Parents of children with developmental disabilities experience varying levels of stress, but new research suggests that some key factors influence how much their kids’ needs affect their marriage.

The study looked at the experiences of 213 couples living in the U.S. and Canada who were surveyed, about half of whom had a child with autism while the other half had a child with Down syndrome.

Among parents of those with autism, nearly a quarter of mothers and 20% of fathers said their marriages were distressed. By contrast, in the families of children with Down syndrome, just 10% of mothers and 2% of fathers said the same.

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“There could be many reasons for these percentage differences,” said Tina Taylor of Brigham Young University, a co-author of the study published recently in the journal Intellectual and Developmental Disabilities. “These data point to not only a ‘Down syndrome advantage’ but a possible ‘husband advantage.’ One possible explanation is that husbands may not be as directly involved with daily caregiving responsibilities. Because parents’ experiences are interconnected, this warrants further investigation.”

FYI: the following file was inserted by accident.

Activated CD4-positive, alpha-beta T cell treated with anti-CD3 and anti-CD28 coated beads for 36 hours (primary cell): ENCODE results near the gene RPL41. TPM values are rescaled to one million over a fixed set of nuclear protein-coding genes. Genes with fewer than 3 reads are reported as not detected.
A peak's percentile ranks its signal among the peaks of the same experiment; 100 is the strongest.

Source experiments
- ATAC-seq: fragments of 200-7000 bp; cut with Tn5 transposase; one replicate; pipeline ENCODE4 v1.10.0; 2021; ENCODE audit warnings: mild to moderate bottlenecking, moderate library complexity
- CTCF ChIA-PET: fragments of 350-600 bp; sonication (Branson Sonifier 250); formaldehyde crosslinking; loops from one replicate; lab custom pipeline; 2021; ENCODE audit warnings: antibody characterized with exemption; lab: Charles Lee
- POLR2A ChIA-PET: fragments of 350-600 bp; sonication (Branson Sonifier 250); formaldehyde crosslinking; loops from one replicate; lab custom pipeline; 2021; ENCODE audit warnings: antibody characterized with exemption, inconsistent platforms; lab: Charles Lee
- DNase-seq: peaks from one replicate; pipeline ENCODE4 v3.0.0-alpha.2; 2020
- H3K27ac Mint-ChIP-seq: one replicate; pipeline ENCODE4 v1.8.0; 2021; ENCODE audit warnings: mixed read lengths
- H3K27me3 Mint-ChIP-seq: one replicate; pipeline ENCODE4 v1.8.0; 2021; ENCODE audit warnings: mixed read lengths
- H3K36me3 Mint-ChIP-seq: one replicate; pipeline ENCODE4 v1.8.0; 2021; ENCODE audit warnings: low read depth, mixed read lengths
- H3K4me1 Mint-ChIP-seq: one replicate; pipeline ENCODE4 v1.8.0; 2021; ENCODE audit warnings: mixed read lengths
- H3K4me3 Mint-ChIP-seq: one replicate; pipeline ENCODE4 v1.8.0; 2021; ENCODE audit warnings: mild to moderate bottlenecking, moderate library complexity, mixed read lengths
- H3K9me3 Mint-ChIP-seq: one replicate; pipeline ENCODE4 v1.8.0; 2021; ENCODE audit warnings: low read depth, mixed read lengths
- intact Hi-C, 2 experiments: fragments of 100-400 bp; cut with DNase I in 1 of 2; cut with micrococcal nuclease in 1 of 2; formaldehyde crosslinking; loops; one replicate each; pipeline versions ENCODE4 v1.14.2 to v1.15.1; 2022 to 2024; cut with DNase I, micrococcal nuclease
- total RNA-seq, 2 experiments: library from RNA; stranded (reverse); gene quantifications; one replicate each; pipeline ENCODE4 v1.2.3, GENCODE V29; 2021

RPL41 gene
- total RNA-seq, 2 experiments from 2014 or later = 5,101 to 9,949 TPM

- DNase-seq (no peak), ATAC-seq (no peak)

No matter which disability a child had, however, researchers found that parents who had consistent respite care and what they called uplifts — positive experiences that offset day-to-day stress — were better off.

“A lot of power comes when parents choose to perceive their situations in a favorable light. When parents of these children look at the good things that happen — like gaining caring and compassionate attributes — the difficulties become more manageable and stress is mitigated,” Taylor said.

Parents of children with Down syndrome who were surveyed reported more uplifts, the study found, and in turn also had less stress and greater marital quality.

“We need to find ways to help parents perceive their situation as rewarding and experience uplifts. That’s where interventions can come into play,” said Jamie Easler who worked on the study as a graduate student at Brigham Young University.

Specifically, the researchers said that interventions tailored to the differences between developmental disabilities might help address the divergent levels of stress that parents in these groups experience.